This was a great conversation starter. In the book a little girl is banished to her time-out chair for being 'wild.' The rest of the book is the little girls passionate defense, detailing how wild she would be if she were 'wild', like a lion, bear, wolf, raccoon, etc. The book is energetically illustrated. The words are playful and fun to read out loud, and it is fun to watch her house be ransacked by her imaginary wild animals. I am sure there are parents out there who would like this book and her mouthy protagonist, but if you can check yourself for a minute, remember what it felt to be a child, and wrongly accused and miscategorized and stop and indulge her in her self-righteous defense you might find yourself laughing along with her.
After reading the book I asked the girls what animal they would love to be "if they were" wild. Zee quickly wanted to a frog, while Aay deliberated for a while before settling on being a dolphin. Zee then changed her mind to be a donkey. Which Aay commented "are really wild."
We recently borrowed via Inter-library loan a copy of the 2-DVD set, of Walt Disney Treasures - The Chronological Donald, Volume Two (1942-1946) and thru it the girls have become enchanted by the easily frustrated Donald. They have been following his comic book adventures for a few years, but this was one of the first times they have seen his animated adventures. One of their favorite adventures is the second short featured, The Village Smithy from 1942, where Donald tries to shoe a very stubborn and wild Donkey. No doubt Zee's inspiration. Another favorite from the DVD set is Donald's Gold Mine, where Donald is again foiled by a willful Burro.
It was certainly a lot of fun to be able to tie these two experiences together and see how their enjoyment of the Donald Duck shorts affected their perceptions of the wildness of the Burritos.
If I were a Lion got us talking but "Shoo, Fly-guy" and "Super Fly-Guy" got Aay giggling and reading. These are simple early reader books with a inventive premise. Fly Guy, a pet fly to a boy named Buzz, get into adventures, one searching for the perfect oozy, gooey, and smelly fly meal and in the second getting lunch lady fired and then rehired. Aay recognized many of the words, and because they are used repeatedly in the short book she was able to read the book to herself very quickly, and another bonus was the binding, Narrow pages, and sturdy covers meant that the books were easy for Aay to hold by herself as she read. I will certainly be keeping my eye out for more books in this series for Aay to enjoy.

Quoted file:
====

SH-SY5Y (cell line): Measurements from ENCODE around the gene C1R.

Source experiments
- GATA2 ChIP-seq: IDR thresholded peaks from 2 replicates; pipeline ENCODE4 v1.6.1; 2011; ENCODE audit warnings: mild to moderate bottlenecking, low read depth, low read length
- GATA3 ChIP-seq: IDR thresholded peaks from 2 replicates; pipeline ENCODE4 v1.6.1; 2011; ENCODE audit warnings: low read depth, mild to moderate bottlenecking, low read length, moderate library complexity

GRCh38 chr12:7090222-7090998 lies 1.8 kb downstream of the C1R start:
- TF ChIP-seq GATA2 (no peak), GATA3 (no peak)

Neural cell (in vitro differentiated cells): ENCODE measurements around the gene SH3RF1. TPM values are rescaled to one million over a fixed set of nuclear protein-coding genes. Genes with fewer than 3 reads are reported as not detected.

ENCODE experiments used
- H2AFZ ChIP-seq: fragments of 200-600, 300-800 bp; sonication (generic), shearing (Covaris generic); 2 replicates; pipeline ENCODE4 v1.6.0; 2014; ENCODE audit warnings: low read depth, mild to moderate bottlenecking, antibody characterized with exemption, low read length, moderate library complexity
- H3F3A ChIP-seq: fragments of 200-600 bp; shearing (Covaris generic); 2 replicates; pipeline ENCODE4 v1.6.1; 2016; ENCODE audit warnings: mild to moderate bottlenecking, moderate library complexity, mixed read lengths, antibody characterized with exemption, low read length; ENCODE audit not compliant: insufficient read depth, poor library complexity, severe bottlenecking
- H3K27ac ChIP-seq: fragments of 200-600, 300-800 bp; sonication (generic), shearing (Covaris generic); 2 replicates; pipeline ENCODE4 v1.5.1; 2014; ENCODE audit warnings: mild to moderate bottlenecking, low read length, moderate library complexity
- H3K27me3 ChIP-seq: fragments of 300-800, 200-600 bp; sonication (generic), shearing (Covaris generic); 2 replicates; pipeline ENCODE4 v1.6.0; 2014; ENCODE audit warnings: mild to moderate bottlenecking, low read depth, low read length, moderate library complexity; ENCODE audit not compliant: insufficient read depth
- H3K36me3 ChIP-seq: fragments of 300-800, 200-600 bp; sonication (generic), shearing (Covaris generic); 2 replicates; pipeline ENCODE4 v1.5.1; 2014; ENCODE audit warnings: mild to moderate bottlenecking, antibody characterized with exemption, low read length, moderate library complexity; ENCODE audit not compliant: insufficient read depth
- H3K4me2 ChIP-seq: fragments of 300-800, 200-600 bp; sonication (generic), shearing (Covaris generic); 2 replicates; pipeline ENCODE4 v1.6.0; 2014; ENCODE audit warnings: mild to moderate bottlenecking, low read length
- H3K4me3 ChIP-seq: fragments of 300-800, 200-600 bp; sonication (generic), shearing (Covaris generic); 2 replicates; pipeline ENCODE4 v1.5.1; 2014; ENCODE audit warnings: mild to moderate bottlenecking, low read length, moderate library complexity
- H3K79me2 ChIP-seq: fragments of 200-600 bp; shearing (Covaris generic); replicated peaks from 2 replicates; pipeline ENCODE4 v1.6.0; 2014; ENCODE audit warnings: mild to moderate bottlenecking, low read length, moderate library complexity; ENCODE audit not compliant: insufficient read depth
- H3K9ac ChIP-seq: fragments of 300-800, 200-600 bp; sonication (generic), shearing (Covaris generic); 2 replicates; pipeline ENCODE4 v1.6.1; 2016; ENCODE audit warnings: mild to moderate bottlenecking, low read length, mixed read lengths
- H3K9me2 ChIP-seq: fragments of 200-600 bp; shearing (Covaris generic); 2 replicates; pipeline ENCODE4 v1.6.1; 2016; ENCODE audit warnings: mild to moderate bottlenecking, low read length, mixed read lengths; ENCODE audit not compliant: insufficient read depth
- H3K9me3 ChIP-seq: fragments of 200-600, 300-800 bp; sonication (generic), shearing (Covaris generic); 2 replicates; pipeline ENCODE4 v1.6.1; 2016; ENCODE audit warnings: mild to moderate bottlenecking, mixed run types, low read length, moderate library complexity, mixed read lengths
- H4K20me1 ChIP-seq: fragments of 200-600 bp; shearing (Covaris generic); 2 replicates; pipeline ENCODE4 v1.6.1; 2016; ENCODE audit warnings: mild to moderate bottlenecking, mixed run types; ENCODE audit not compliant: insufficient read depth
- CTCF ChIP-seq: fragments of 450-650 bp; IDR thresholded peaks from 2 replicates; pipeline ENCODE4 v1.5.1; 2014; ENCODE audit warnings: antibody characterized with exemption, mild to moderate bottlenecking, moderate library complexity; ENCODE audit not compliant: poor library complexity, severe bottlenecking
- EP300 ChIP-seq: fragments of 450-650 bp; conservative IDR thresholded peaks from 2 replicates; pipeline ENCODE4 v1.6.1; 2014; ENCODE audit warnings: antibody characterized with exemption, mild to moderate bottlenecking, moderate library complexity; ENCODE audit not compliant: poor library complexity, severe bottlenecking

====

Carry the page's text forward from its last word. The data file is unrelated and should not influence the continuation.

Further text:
I can't end a post about books without mentioning these two books,Can You See What I See? Once Upon A Time (Can You See What I See?) and Old, New, Red, Blue! are both favorites of Mz.Zee. Can you see what I see? captured her attention, and because it isn't a reading book but a finding book, it let her enjoy it without having to have anyone read it to her. She particularly enjoyed hunting for the little plastic toy that hides in each of the scenes, and pointing at it him on command. Old, New, Red, Blue! was also similarly enchanting to her. She quickly memorized the few words, mainly antonyms and took a lot of joy out of "reading" the book to us. This was particularly satisfying to her because Aay is actually learning to read and starting to be able to read along many of the books were bring home. So very significantly for Zee, Old, New, Red, Blue! allowed her to mimic Aay's reading. She carried it with her so much that unfortunately she has misplaced it, and we might have to declare it lost. Normally our library books get read in the vicinity of Aay and Zee's bedrooms, only rarely being read in the living room, but Old, New, Red, Blue!, a thin book got carried around by Zee all over the house and possibly out of the house as well. This will likely be the first book that has ever really gone AWOL for us,which is a shame.